Another financial year has passed and a new one has begun. The ATO has released its new Compliance Program for 2012-13. We highlight the main focus areas of the ATO for Micro Enterprises and Small and Medium Enterprises (SMEs), that is all the things you need to be aware of that the ATO will be focusing on over the next 12 months.
Micro Enterprises (< $2 million annual turnover)
The ATO will actively support the many micro enterprises that make correct choices about managing their tax affairs. The ATO uses data matching processes to identify unreported transactions that can give rise to income tax, capital gains tax and/or GST liabilities (information provided by a micro enterprise to the ATO is matched against information the ATO is able to obtain from third parties). The ATO also uses industry benchmarks to try to identify businesses that are reporting income amounts outside what would ordinarily be expected for a business in the particular industry.
The ATO looks at information from third parties such as property and share transactions, income from investments and trust and partnership distributions and payments made to contractors.
In particular, the ATO will be focusing on the following kinds of transactions:
The ATO will also continue to monitor property transactions and the GST that should be reported on them, the Luxury Car Tax, the Wine Equalisation Tax and on meeting their excise reporting requirements.
SMEs ($2 million – $250 million annual turnover)
This year the ATO is focusing on a couple of key areas relevant to SMEs. These are:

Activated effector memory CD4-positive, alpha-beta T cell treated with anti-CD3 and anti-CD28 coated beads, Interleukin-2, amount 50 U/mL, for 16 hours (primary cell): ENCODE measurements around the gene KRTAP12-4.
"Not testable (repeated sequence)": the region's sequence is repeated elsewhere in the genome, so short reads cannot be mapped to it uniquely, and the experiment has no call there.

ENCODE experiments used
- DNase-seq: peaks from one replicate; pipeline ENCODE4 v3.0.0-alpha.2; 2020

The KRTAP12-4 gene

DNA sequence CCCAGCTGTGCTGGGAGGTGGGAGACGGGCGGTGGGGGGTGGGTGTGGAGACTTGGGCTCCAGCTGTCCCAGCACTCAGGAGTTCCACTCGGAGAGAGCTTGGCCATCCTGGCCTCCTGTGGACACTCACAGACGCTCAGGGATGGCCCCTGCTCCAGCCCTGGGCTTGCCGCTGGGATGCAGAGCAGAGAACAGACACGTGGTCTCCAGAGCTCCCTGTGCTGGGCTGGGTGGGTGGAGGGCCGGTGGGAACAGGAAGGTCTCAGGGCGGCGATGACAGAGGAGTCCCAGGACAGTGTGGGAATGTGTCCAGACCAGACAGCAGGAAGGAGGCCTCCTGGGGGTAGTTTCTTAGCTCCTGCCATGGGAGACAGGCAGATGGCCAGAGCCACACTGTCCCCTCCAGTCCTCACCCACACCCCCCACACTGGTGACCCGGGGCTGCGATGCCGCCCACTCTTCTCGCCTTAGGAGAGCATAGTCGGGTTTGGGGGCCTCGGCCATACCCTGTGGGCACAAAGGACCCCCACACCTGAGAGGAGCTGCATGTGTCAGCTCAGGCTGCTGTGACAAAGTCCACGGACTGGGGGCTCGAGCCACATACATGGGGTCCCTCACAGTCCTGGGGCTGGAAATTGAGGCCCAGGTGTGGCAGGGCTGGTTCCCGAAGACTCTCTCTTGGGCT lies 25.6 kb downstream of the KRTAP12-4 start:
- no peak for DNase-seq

Areas of particular focus for the ATO in the SME market are:
Make sure you have appropriate records in place that support transactions you have undertaken in your business. For example, if you operate your business using a company and are a shareholder and have taken out a loan, make sure you have a loan agreement in place. Your tax adviser will be able to assist you with all the documentation you should have on file for your transactions.
If you are unsure about how any of the tax rules work, for example if you might have an FBT obligation, if you can apply the small business CGT concession rules to a capital gain you may make from a disposal of an asset or just need some general information about what your tax compliance obligations might be for your particular business, see your tax adviser for help. They will be able to help you with all your tax questions.
Small Business Benchmarks
The ATO developed small business benchmarks in 2009 to assist them to deal with businesses who do not declare all their income. The purpose of the benchmarks is to provide guidance to businesses in particular industries on the range of income amounts and expenses the ATO would normally expect a particular size business in a particular industry to have.